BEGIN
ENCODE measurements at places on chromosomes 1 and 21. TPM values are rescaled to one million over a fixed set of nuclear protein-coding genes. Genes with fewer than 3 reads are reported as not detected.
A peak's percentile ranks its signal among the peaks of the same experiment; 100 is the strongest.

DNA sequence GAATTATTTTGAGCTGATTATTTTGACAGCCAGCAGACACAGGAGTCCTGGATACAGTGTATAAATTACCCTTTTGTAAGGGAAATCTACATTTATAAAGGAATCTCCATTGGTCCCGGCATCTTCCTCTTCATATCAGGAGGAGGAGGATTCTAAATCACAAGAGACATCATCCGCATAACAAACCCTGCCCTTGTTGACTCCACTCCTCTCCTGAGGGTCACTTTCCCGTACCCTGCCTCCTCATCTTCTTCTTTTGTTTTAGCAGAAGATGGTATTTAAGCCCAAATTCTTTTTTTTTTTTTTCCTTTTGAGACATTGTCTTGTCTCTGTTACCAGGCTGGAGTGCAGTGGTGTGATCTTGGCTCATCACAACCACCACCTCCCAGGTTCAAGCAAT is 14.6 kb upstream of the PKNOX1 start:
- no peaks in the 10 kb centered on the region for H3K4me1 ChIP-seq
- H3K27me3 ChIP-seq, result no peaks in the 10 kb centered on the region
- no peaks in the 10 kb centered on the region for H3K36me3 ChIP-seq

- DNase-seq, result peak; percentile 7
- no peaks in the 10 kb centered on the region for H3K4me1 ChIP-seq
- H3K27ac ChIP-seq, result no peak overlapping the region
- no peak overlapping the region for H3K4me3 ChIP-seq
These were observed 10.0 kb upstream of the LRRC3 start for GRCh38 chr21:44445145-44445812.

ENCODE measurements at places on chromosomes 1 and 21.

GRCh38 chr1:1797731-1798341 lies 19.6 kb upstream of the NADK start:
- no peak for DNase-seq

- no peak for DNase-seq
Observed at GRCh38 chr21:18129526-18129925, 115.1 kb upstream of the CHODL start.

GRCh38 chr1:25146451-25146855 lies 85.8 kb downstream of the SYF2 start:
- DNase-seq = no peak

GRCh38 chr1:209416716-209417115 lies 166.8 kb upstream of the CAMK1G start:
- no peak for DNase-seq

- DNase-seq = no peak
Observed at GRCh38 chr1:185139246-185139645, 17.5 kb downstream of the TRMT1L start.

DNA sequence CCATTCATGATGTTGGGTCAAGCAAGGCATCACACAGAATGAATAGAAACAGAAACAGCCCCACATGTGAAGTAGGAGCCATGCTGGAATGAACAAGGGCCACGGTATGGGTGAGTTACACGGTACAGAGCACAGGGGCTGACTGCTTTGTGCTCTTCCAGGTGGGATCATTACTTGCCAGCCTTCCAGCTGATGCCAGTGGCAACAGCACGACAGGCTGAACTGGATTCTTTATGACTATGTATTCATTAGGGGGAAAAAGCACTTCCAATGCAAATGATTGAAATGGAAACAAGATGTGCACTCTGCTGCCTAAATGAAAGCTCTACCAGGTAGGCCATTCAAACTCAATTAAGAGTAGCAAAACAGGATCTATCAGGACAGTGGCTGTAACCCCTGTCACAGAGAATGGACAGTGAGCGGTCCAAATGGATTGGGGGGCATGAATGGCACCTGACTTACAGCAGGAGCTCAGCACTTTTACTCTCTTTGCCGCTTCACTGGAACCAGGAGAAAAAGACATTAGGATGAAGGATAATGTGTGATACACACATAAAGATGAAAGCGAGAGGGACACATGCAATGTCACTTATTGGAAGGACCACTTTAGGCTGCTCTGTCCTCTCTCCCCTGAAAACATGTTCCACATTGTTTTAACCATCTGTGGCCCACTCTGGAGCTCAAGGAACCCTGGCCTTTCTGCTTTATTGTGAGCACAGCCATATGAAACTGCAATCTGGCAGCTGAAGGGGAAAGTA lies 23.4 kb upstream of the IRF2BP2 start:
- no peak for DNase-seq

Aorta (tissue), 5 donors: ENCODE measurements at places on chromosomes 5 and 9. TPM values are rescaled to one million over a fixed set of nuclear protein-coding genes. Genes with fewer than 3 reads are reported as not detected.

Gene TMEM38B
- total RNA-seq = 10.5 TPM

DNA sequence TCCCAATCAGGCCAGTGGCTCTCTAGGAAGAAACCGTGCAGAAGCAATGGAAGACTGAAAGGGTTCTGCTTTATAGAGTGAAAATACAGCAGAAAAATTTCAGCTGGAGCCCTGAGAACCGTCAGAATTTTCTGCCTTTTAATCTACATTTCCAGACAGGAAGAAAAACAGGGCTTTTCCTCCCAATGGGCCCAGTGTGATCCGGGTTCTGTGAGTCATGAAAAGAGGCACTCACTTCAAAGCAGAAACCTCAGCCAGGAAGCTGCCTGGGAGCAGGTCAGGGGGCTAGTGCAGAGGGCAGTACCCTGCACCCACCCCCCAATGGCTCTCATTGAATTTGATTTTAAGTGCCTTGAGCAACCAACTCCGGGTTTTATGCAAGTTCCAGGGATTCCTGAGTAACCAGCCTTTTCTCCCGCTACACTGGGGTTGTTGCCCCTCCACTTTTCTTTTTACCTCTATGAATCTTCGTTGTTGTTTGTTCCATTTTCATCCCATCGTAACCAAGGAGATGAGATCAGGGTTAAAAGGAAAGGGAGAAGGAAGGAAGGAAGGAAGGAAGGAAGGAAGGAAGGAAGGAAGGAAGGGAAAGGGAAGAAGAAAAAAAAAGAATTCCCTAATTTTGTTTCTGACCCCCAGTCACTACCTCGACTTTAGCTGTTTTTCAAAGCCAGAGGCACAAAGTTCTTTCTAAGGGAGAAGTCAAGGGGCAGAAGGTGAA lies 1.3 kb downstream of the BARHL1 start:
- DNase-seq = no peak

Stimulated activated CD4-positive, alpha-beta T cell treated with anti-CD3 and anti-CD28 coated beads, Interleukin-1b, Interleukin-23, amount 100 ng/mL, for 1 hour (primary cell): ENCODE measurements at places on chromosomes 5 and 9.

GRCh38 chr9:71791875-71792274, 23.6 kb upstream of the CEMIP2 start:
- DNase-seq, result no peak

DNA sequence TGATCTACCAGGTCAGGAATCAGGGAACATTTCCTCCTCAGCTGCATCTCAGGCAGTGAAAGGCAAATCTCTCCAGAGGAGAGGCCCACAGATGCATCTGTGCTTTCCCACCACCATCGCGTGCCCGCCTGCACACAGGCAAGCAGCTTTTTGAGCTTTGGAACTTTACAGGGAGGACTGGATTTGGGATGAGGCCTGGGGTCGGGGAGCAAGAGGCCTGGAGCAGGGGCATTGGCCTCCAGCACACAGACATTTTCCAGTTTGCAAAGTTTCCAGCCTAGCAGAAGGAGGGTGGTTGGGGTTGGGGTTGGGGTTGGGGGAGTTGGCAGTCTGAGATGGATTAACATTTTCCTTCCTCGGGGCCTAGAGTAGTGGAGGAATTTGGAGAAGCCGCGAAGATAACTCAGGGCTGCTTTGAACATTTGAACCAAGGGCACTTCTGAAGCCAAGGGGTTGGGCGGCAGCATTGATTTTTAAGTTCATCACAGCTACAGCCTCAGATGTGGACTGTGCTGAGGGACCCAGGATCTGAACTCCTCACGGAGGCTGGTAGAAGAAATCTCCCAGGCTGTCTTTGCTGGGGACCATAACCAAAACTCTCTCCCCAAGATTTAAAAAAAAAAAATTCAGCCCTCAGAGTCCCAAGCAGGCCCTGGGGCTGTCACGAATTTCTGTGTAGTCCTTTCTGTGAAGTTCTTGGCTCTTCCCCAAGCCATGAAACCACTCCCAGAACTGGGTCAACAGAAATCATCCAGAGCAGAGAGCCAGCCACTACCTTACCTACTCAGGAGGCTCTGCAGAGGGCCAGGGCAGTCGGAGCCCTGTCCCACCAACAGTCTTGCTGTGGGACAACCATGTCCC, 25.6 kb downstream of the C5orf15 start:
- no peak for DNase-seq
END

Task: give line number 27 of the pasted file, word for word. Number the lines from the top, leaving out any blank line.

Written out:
- total RNA-seq = 10.5 TPM